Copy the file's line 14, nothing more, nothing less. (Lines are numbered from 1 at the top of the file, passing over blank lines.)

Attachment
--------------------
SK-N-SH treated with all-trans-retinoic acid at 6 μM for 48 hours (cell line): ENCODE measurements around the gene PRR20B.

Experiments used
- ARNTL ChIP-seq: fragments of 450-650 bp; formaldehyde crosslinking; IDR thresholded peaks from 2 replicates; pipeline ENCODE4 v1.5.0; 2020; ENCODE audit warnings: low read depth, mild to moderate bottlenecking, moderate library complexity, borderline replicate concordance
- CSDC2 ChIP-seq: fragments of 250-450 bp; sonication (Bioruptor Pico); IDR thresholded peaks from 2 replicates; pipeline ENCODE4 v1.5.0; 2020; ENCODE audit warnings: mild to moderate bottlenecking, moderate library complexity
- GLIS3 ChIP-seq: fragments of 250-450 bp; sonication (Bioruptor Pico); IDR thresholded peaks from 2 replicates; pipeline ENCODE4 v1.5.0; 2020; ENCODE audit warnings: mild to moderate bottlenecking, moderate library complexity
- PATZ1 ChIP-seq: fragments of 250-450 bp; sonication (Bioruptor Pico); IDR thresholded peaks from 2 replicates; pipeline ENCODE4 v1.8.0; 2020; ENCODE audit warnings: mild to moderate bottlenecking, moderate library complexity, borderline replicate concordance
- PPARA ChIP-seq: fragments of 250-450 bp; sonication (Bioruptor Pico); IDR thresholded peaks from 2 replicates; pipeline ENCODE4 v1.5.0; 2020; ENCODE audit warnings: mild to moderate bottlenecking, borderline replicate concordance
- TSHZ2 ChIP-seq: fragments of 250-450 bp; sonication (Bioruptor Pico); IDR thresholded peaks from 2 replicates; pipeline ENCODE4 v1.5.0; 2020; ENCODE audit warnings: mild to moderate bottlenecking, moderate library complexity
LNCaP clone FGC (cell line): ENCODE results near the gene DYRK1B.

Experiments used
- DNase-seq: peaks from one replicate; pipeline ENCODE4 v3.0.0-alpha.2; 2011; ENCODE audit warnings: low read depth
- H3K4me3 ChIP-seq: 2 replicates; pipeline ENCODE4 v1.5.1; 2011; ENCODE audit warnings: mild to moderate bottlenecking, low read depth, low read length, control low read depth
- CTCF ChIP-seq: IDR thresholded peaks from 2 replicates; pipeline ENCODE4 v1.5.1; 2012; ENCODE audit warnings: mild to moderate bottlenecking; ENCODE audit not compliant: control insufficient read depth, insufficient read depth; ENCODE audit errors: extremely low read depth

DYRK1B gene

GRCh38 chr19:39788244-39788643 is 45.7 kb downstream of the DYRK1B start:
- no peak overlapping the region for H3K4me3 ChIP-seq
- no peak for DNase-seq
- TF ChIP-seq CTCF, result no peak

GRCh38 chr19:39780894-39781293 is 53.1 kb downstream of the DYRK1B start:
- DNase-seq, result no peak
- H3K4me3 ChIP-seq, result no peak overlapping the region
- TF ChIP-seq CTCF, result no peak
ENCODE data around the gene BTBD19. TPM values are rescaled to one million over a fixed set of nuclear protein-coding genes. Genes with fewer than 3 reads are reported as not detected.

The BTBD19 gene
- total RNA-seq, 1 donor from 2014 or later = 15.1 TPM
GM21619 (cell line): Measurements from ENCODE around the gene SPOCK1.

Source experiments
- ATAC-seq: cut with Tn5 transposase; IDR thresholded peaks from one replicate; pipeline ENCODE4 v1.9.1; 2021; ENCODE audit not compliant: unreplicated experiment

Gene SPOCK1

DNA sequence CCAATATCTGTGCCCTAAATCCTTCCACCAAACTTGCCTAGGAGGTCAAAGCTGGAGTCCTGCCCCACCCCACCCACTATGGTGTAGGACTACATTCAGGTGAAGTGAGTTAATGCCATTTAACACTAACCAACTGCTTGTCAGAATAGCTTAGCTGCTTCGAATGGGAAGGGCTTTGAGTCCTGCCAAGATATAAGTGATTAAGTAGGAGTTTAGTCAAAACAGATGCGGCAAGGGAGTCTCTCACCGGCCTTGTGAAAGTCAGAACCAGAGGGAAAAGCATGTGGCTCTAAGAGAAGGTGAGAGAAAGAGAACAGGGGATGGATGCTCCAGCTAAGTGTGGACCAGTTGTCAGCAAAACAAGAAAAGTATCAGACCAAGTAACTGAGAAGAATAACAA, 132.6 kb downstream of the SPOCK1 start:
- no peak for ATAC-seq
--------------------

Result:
DYRK1B gene